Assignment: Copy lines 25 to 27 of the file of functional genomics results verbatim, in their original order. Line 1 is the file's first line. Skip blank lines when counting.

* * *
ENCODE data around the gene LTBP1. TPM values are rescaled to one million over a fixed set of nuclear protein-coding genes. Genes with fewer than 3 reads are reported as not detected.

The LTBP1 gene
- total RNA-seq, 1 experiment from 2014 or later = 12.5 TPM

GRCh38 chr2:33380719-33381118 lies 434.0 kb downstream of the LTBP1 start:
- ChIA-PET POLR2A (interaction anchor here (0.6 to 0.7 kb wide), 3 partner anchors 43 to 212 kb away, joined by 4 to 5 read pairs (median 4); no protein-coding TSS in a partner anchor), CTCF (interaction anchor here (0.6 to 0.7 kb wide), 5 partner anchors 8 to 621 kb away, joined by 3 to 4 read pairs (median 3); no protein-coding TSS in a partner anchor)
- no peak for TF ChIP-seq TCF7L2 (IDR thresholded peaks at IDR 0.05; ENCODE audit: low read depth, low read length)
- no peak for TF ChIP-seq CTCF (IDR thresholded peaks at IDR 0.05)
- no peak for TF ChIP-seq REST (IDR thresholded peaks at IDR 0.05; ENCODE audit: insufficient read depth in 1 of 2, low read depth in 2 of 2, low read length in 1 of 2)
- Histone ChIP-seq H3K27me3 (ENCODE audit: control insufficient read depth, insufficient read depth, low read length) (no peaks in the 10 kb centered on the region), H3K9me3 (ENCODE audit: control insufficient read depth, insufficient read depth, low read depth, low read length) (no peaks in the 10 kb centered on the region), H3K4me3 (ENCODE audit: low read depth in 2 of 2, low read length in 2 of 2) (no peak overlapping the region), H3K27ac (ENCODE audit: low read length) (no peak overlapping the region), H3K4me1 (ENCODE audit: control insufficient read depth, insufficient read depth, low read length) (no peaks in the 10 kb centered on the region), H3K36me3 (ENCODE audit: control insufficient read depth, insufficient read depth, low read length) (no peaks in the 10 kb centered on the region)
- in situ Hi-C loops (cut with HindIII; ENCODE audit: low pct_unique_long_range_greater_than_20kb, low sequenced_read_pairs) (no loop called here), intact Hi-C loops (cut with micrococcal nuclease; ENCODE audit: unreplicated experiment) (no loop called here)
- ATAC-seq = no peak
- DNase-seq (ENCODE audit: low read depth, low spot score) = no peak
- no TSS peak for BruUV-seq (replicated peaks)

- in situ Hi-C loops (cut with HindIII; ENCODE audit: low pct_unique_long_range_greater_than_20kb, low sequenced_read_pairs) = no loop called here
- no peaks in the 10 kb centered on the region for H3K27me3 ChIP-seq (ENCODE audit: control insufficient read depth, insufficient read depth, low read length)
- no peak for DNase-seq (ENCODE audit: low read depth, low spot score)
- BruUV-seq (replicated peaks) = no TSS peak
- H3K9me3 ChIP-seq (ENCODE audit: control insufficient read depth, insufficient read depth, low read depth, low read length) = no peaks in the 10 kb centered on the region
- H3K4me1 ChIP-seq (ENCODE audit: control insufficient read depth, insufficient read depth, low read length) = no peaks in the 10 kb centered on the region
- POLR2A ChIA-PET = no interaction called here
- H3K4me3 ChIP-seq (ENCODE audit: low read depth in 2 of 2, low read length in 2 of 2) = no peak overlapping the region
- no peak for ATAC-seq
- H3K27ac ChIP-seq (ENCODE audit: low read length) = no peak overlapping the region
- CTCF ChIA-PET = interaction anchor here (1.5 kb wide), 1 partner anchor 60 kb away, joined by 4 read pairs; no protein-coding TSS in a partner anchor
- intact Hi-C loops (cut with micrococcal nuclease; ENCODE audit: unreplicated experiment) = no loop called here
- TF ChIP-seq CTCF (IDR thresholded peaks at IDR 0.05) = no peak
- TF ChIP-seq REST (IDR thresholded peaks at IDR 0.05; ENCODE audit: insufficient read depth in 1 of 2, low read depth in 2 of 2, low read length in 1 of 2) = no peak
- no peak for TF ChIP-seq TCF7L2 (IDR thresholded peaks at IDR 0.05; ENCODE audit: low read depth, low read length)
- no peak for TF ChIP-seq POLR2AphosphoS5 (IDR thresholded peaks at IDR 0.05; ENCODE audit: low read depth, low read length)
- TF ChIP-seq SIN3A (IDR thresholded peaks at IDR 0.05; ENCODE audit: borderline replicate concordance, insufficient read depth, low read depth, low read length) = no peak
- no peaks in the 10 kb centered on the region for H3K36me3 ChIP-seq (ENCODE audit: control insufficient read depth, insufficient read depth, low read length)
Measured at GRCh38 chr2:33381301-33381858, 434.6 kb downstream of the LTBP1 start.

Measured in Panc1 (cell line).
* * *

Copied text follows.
- intact Hi-C loops (cut with micrococcal nuclease; ENCODE audit: unreplicated experiment) = no loop called here
- TF ChIP-seq CTCF (IDR thresholded peaks at IDR 0.05) = no peak
- TF ChIP-seq REST (IDR thresholded peaks at IDR 0.05; ENCODE audit: insufficient read depth in 1 of 2, low read depth in 2 of 2, low read length in 1 of 2) = no peak